- You can use this as a tool to start thinking of different ways you can use other products. If you’re trading short puts, you might have a bunch of short puts on tech stocks, and you could use QQQ as a means to hedge that position and start to execute some of the other strategies.
Fifth Hedging Method — Rolling Down Your Short Call Positions:
- The fifth way piggybacks off the second (selling a short naked call). It allows you to continue to hedge a position by rolling down your short call option contract and continuing to move it closer to where the stock is trading.
- There’s no perfect formula for this, but the general idea is to collect additional premium.
- This method’s trade-off is that when you continue to move down your short call strikes, you’re compressing and shrinking the possible range in which the stock can move and the position remain profitable as it heads towards expiration.
Sixth Hedging Method — Rolling Out The Position for Extra Duration and Credit:
- The last option we are exploring today is the next logical step. It would be the last thing that we do if the other strategies do not work, and we find ourselves at the expiration.
- When we roll a contract, or a series of contracts, out to the next month to extend the duration, the goal is to punt the position for an extended period, whether it is a month or longer. But, only if we can collect a premium and an additional credit for extending that timeline.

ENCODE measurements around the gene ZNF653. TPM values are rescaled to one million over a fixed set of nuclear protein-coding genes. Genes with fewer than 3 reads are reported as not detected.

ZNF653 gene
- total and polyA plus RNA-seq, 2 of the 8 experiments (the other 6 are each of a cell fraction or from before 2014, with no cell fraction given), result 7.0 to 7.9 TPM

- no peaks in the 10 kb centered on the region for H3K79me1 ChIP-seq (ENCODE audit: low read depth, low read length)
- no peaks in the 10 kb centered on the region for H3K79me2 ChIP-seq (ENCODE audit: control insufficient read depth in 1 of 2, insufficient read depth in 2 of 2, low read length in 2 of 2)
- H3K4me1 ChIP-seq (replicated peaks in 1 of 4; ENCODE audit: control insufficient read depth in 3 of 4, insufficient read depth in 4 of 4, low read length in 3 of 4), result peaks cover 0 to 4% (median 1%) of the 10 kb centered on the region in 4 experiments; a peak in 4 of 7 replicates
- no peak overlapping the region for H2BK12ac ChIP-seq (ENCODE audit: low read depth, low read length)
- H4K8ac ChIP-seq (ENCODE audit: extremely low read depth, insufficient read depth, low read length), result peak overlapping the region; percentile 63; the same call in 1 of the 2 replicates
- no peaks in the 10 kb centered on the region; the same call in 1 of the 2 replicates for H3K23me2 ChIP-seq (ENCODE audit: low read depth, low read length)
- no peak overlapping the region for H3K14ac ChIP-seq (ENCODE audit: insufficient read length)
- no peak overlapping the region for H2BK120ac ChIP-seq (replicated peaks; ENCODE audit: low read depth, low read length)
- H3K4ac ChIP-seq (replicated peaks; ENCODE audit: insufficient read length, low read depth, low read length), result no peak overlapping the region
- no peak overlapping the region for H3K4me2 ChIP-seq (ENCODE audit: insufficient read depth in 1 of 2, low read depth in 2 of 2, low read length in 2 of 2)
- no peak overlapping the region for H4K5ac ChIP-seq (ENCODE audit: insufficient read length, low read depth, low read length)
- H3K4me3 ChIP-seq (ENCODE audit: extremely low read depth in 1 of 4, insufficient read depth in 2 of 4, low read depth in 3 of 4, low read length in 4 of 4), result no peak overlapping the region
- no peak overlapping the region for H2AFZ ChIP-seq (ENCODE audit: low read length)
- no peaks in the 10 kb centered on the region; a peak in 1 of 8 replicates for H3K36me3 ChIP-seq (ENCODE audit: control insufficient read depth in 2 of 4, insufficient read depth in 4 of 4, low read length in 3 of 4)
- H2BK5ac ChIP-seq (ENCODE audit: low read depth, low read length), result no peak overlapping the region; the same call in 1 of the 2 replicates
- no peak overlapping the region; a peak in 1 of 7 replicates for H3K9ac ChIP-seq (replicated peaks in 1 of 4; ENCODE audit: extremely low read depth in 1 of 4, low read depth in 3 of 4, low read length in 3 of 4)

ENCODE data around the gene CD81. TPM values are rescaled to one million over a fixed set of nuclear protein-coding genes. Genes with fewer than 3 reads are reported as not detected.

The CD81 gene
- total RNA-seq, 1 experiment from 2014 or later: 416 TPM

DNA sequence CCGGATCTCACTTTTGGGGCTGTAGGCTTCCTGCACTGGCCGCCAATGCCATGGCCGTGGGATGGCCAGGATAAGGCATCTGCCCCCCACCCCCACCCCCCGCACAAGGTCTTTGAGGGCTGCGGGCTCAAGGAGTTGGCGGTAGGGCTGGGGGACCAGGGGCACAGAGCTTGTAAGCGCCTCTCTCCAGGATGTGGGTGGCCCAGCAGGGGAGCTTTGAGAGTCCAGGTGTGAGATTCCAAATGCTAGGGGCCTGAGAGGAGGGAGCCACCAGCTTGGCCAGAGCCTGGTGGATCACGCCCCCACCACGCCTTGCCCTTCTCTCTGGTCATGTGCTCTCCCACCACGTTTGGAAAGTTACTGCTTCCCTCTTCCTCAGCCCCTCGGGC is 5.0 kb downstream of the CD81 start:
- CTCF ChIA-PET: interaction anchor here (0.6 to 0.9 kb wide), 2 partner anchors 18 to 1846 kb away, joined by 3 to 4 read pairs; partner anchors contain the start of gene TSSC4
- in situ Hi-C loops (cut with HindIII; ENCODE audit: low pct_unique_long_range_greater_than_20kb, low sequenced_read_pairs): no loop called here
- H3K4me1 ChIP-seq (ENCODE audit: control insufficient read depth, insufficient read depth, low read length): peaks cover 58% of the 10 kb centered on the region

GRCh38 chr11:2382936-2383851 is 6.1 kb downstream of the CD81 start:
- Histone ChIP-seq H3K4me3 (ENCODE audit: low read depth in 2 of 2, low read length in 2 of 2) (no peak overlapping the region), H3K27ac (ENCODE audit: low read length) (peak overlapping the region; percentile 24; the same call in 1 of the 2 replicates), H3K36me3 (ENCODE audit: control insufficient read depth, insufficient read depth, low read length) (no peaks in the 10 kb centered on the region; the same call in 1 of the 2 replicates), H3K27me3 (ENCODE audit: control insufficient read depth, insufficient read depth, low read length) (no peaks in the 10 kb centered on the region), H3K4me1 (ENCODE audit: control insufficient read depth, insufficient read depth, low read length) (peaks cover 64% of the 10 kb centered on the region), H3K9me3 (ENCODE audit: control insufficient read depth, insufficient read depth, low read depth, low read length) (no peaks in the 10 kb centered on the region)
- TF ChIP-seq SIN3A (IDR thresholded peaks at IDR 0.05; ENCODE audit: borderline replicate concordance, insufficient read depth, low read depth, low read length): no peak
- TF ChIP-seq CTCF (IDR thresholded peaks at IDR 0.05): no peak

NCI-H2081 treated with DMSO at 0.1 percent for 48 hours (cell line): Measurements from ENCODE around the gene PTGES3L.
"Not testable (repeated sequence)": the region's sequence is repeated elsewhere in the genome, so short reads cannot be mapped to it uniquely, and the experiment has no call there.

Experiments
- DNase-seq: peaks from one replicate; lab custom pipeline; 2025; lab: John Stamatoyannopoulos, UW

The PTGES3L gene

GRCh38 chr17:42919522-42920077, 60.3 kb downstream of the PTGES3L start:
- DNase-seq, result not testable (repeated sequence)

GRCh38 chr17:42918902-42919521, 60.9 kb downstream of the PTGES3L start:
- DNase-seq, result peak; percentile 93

- We need to avoid risky behavior while doing this as we do not want to dig ourselves into a deeper hole.
- When we talk about rolling out the position, all we’re talking about doing is simply closing the current month’s contract you’re trading right now. You buy back those contracts, and you reopen the exact same contracts in the next month. This effectively increases the premium collected in the position in the totality of the trade, making it a good hedging method.
Option Trader Q&A w/ Nico
Trader Q&A is our favorite segment of the show because we get to hear from one of our community members and help answer their questions live on the air. Today’s question comes from Nico:
Hello, Kirk. I hope you’re well and I hope your family is well during this pandemic. I have three quick questions. It won’t take much of your time. My first question is regarding rolling a position to the next expiration period, versus adjusting it. Let’s say for example, that you have a credit put spread at 30% probability of it being in the money and you have 30 days until expiration. Now, let’s say two weeks – let’s say three weeks pass and now you have two weeks until expiration and the stock went completely against your directional assumption, so you’re at a loss right now. Now, would you cut your losses more if you roll it to the next expiration period, or adjust it by making an iron condor? That’s my first question.